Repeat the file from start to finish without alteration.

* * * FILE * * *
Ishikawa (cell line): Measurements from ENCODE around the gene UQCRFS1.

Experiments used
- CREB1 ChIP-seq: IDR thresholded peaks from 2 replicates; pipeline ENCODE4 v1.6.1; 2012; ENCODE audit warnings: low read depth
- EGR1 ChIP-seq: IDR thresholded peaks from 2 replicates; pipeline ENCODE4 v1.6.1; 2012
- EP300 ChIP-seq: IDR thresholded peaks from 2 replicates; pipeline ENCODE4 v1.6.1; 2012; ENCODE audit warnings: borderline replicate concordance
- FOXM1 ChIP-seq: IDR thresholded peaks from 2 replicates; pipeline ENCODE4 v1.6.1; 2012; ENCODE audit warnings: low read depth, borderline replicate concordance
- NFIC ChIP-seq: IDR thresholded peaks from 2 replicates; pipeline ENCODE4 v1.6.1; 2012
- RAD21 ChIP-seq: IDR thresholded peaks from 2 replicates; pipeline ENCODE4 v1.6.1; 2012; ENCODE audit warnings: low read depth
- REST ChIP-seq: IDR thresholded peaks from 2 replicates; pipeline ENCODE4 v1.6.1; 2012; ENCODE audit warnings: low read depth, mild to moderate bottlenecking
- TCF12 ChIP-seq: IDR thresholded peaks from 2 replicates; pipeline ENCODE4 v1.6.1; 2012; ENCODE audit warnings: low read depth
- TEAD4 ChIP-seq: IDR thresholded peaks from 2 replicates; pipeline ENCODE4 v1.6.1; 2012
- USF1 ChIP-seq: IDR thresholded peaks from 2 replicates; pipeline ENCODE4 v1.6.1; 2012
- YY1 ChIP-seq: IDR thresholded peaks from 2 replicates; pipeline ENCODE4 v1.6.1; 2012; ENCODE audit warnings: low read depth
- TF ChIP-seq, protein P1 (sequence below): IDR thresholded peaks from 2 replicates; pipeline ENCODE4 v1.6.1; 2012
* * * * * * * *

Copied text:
Ishikawa (cell line): Measurements from ENCODE around the gene UQCRFS1.

Experiments used
- CREB1 ChIP-seq: IDR thresholded peaks from 2 replicates; pipeline ENCODE4 v1.6.1; 2012; ENCODE audit warnings: low read depth
- EGR1 ChIP-seq: IDR thresholded peaks from 2 replicates; pipeline ENCODE4 v1.6.1; 2012
- EP300 ChIP-seq: IDR thresholded peaks from 2 replicates; pipeline ENCODE4 v1.6.1; 2012; ENCODE audit warnings: borderline replicate concordance
- FOXM1 ChIP-seq: IDR thresholded peaks from 2 replicates; pipeline ENCODE4 v1.6.1; 2012; ENCODE audit warnings: low read depth, borderline replicate concordance
- NFIC ChIP-seq: IDR thresholded peaks from 2 replicates; pipeline ENCODE4 v1.6.1; 2012
- RAD21 ChIP-seq: IDR thresholded peaks from 2 replicates; pipeline ENCODE4 v1.6.1; 2012; ENCODE audit warnings: low read depth
- REST ChIP-seq: IDR thresholded peaks from 2 replicates; pipeline ENCODE4 v1.6.1; 2012; ENCODE audit warnings: low read depth, mild to moderate bottlenecking
- TCF12 ChIP-seq: IDR thresholded peaks from 2 replicates; pipeline ENCODE4 v1.6.1; 2012; ENCODE audit warnings: low read depth
- TEAD4 ChIP-seq: IDR thresholded peaks from 2 replicates; pipeline ENCODE4 v1.6.1; 2012
- USF1 ChIP-seq: IDR thresholded peaks from 2 replicates; pipeline ENCODE4 v1.6.1; 2012
- YY1 ChIP-seq: IDR thresholded peaks from 2 replicates; pipeline ENCODE4 v1.6.1; 2012; ENCODE audit warnings: low read depth
- TF ChIP-seq, protein P1 (sequence below): IDR thresholded peaks from 2 replicates; pipeline ENCODE4 v1.6.1; 2012